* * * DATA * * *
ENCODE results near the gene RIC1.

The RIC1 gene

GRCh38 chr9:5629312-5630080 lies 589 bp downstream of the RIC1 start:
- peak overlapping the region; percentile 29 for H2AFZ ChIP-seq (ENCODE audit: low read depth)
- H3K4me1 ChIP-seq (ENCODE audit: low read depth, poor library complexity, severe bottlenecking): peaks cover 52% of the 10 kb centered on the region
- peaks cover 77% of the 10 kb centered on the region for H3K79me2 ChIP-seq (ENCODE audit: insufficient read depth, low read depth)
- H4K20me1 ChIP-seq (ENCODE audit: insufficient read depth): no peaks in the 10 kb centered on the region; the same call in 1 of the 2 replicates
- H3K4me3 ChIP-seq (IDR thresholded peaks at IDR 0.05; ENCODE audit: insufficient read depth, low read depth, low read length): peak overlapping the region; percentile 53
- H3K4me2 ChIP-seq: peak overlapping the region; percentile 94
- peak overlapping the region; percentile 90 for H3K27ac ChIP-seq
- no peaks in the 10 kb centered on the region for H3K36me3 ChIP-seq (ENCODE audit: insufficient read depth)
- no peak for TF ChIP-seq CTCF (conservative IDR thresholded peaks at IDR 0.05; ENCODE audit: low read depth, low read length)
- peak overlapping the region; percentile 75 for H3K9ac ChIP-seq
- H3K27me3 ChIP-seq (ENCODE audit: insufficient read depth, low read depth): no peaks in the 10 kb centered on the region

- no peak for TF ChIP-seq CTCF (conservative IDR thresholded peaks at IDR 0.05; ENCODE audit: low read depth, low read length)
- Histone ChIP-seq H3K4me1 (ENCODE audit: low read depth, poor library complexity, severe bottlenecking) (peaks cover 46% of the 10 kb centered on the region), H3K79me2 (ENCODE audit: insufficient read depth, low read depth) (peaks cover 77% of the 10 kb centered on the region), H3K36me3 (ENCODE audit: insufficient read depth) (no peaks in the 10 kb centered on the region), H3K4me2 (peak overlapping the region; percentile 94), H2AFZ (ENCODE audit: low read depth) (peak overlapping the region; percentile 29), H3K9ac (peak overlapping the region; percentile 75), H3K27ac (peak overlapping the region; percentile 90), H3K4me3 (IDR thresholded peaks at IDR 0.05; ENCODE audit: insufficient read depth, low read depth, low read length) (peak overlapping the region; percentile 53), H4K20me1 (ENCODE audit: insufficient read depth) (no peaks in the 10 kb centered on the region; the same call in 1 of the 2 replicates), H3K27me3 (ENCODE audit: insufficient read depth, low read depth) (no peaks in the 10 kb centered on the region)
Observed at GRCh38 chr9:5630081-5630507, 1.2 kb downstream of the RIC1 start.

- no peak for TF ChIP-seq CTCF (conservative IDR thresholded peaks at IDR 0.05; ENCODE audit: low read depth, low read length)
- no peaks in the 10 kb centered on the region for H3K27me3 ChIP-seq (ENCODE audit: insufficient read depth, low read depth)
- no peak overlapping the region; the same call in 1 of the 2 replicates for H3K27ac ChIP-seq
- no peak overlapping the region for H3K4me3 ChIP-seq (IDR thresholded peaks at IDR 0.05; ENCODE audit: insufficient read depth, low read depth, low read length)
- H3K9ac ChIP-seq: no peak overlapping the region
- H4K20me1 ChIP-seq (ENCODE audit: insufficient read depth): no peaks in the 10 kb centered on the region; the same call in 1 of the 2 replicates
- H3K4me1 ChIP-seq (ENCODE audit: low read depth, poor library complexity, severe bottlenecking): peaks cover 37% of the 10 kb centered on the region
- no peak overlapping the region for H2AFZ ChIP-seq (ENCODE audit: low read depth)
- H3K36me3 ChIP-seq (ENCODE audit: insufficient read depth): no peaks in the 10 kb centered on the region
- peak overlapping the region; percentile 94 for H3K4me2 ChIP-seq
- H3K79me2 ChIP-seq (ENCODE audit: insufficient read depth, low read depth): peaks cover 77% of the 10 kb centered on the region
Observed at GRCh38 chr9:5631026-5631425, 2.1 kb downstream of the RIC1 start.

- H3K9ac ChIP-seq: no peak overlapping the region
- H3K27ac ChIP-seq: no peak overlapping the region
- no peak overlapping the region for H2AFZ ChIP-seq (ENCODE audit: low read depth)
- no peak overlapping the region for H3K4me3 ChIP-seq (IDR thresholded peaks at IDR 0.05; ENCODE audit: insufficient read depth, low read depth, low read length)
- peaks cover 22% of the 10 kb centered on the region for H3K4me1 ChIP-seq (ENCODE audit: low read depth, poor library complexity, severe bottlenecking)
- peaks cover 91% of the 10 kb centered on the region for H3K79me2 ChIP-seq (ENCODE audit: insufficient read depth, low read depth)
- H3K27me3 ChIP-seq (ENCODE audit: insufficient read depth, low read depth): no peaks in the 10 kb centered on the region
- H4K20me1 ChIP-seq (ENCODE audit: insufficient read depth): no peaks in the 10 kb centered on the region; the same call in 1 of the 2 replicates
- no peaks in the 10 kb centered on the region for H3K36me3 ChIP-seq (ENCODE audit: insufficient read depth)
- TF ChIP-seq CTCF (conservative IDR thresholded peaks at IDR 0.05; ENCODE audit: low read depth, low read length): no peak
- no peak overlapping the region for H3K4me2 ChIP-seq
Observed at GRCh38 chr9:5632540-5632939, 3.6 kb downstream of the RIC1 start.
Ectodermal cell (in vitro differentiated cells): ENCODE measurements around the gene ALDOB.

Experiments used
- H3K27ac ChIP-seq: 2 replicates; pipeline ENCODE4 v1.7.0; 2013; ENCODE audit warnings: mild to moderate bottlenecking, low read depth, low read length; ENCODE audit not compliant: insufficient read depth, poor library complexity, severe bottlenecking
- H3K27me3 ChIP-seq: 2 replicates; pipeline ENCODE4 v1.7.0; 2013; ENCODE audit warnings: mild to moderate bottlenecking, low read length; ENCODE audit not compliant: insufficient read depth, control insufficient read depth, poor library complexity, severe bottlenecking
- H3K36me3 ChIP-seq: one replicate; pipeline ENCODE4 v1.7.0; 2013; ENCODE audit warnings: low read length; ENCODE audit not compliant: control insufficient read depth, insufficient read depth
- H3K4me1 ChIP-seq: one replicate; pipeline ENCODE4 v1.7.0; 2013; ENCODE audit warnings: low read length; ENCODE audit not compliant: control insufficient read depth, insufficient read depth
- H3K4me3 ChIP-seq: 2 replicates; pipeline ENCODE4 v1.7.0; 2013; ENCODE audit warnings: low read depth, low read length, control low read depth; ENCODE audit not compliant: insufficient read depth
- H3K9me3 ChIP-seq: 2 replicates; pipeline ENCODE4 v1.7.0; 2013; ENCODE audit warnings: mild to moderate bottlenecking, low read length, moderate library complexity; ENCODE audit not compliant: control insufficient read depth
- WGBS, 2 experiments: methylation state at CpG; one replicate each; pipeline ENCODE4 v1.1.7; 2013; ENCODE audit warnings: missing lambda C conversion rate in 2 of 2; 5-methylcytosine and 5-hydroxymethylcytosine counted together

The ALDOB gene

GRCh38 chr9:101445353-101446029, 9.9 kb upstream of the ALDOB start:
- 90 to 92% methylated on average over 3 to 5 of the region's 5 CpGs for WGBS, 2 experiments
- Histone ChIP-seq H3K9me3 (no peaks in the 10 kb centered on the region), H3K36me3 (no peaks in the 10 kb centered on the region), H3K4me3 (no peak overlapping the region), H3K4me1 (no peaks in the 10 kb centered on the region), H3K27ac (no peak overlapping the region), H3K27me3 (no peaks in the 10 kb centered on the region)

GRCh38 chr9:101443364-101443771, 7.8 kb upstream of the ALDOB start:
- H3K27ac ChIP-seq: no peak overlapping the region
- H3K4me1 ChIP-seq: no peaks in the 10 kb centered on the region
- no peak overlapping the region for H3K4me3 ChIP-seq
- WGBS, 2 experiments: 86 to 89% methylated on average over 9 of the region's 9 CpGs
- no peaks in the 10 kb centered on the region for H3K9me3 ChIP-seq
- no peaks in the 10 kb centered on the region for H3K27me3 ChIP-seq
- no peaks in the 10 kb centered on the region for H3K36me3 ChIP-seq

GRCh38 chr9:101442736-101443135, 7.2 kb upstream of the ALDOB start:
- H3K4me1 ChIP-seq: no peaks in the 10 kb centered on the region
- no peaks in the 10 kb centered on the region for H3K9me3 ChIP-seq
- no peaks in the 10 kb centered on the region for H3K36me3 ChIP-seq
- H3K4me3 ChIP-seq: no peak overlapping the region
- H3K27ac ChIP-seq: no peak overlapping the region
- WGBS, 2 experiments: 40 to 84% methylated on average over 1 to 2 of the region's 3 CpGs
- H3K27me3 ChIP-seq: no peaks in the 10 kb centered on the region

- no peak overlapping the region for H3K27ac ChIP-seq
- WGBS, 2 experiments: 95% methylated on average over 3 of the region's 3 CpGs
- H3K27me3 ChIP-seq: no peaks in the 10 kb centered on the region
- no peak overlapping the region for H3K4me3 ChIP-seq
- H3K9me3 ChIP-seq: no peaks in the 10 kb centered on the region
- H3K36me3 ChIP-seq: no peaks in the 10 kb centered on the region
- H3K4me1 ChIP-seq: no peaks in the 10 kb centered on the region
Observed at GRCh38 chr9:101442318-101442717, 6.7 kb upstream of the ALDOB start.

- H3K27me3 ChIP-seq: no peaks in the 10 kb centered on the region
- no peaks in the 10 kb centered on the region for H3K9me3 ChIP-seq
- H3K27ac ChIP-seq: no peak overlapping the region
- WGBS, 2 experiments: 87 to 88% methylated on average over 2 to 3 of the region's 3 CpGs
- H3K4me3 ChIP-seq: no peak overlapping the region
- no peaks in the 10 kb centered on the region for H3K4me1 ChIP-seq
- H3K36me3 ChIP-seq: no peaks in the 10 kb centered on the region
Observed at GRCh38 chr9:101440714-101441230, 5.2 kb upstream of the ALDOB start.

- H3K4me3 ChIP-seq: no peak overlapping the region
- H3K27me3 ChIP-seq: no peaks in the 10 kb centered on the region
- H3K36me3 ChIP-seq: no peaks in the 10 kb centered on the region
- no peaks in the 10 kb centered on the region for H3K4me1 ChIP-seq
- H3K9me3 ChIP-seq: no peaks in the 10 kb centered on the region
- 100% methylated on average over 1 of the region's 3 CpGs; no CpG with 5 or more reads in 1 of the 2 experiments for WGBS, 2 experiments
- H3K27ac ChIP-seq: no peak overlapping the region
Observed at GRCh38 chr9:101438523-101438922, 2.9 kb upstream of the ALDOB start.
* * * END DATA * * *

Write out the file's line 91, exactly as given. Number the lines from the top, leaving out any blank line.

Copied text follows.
- H3K9me3 ChIP-seq: no peaks in the 10 kb centered on the region